Over 5 Years, Gap Shrinks Between Poor And Middle-Class Regular
March 29, 2005
By ROBERT A. FRAHM, Courant Staff Writer
In the state's most
troubled urban schools, English-speaking children in regular
classes have made encouraging progress in reading, writing and
mathematics over the past five years, according to test scores
Among those children, schools in Connecticut's poorest cities
and towns made greater gains on the annual Connecticut Mastery
Test than did schools elsewhere in the state, officials said.
Although urban students, including large numbers of low-income
minority children, continue to lag far behind white middle-class
children on the test, the latest results represent at least some
progress in closing the gap.
"I was delighted to see those numbers," said
state Education Commissioner Betty J. Sternberg, who has called
the achievement gap the state's most pressing educational problem.
"I'm encouraged," she said. "We
have to continue to press on."
The five-year trend suggests that millions of dollars in state
support for the state's neediest schools in recent years - including
money for reading programs and preschool classes - appears to
be having an effect, Sternberg said.
The gains on the test of fourth-, sixth- and eighth-graders,
however, do not reflect results of special education students
or children with limited English-speaking ability - groups that
make up large portions of enrollments in many of the state's
State officials say the performance of those students is more
difficult to judge because of changing rules under the federal
No Child Left Behind Act. The law has required the testing of
thousands of additional special education students and non-English-speaking
children on recent tests, making it impossible to draw comparisons
between the latest scores and previous results, Sternberg said.
No Child Left Behind calls for an expansion of testing and is
aimed at closing the achievement gap for low-performing groups
of children, such as those with disabilities or with limited
When the increasing numbers of those children are factored into
the latest statewide scores, there is no clear-cut pattern of
either better or worse performance during the five years of the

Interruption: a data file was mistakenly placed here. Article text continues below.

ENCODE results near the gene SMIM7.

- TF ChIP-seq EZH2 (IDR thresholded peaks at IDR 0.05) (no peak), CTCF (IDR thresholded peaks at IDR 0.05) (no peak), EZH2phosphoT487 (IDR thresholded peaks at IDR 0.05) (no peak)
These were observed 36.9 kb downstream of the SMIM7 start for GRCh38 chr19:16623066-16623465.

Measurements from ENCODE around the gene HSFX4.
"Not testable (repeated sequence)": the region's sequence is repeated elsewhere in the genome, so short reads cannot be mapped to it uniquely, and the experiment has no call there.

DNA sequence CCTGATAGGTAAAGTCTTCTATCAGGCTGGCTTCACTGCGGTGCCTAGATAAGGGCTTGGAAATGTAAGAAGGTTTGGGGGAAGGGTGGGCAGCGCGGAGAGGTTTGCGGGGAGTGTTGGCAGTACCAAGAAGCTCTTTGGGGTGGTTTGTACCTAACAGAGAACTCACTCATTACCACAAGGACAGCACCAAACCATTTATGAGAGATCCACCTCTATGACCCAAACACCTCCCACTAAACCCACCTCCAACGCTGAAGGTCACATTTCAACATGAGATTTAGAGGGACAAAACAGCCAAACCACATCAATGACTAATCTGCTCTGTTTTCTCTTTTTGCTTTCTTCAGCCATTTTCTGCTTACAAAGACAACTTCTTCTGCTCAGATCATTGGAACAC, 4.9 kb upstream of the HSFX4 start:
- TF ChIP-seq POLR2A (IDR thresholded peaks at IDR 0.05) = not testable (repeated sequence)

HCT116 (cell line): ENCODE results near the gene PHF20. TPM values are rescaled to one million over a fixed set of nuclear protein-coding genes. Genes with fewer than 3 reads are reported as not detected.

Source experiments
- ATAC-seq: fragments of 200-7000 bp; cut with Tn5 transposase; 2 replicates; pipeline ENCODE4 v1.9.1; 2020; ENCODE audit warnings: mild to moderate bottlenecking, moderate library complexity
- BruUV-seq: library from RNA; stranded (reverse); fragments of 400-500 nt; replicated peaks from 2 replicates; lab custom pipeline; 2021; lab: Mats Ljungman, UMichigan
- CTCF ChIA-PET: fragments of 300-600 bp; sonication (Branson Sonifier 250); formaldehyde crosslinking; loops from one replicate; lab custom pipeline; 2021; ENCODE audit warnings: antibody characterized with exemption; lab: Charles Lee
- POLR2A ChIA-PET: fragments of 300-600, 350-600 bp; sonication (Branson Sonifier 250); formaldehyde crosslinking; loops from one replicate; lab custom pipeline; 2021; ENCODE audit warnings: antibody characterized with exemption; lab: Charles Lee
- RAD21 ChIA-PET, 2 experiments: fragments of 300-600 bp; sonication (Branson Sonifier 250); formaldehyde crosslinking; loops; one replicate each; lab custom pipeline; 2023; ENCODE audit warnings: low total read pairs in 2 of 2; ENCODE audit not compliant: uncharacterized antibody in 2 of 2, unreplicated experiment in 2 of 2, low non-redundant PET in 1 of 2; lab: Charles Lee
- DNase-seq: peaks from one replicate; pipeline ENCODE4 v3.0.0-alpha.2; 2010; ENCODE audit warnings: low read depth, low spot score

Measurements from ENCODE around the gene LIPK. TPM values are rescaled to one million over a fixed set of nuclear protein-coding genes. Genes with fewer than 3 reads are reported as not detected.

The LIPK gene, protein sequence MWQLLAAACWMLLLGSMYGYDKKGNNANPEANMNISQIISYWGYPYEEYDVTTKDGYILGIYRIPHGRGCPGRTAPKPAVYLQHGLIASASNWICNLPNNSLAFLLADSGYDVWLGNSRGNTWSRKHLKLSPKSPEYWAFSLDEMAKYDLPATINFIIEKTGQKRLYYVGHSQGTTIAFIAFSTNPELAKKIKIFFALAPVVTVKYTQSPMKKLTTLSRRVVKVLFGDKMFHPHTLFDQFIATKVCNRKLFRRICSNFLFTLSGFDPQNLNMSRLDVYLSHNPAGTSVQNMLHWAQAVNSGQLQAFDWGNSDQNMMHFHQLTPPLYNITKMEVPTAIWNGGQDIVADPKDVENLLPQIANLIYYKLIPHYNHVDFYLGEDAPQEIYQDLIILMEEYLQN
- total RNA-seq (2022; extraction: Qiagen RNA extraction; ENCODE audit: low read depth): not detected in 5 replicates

current version of the mastery test, officials said. Because
many more special education students and non-English-speaking
children now are being tested, some urban schools, such as those
in Hartford, show an overall decline in performance when those
scores are counted.
As a result, even with the improvement among those who are not
in special education or English language training programs, most
schools in the state's poorest cities are not on a pace to meet
the strict progress demanded under No Child Left Behind, the
3-year-old federal school reform law.
Still, test results in seven high-poverty school systems - Hartford,
Bridgeport, New Haven, New Britain, New London, Waterbury and
Windham - showed promising growth in proficiency levels among
English-speaking students in regular programs, especially in
sixth and eighth grade.
The proficiency standard is lower than the state goal but is
used for measuring progress under the No Child Left Behind Act.
At the more difficult state goal level, 59 percent of the state's
fourth-graders, 68 percent of sixth-graders and 72 percent of
eighth-graders met the standard in reading, not counting special
education students or children with limited English-speaking
ability. Similarly, in mathematics, 63 percent of fourth-graders,
68 percent of sixth-graders and 62 percent of eighth-graders
met the goal.
In analyzing the proficiency standard among children who are
not in special education or English language training programs,
the state found:
About 53 percent of sixth-graders in the seven poorest towns
scored at or above the proficiency level in reading, a five-year
gain of about 7 percentage points. In the rest of the state,
86 percent of students scored at the proficiency level or better,
a five-year gain of slightly more than 1 percentage point.
In eighth grade, 53 percent of students in the seven towns were
judged proficient or better in mathematics, a 9 percentage point
increase over the five-year period. Elsewhere in the state, 88
percent were judged proficient, a 1 percentage point increase
in five years.
In other towns, 87 percent of eighth-graders scored at or above
the proficiency level in reading, less than a 1 percentage point
increase over five years, but in the seven poorest towns, 56
percent were proficient or better, an 8 percentage point gain.
"That's great. ... It's exciting to hear that," said
Kathleen Greider, principal at Hartford's Dwight School, one
of the top-scoring elementary schools in the city. She said city
schools have begun focusing more attention on matters such as
teacher training, preschool classes and academic standards.
Nevertheless, when special education students and children learning
to speak English are counted in the results, Dwight's scores
are down slightly in reading and mathematics.
Since the mastery test was introduced two decades ago, Connecticut
has focused increasing attention on urban schools in an effort
to close the achievement gap. The state, for example, will spend
$46 million on preschool classes in the state's neediest towns
this year, up from $10 million annually when the state-sponsored
preschool program was started eight years ago.
"We have plenty of [pre-kindergarten programs] now. There's
no reason why a child 4 years old can't get into a pre-K," said
Deborah Howell, a veteran mathematics teacher at Rotella Magnet
School in Waterbury.
Howell said she was encouraged by the latest results.
"I'm very impressed with what's happened," she said. "Here
in Waterbury, we have a pretty well-defined curriculum that goes
along with state objectives. ... I'm looking forward to even
more improvement next year."
Reprinted with permission of the Hartford Courant.
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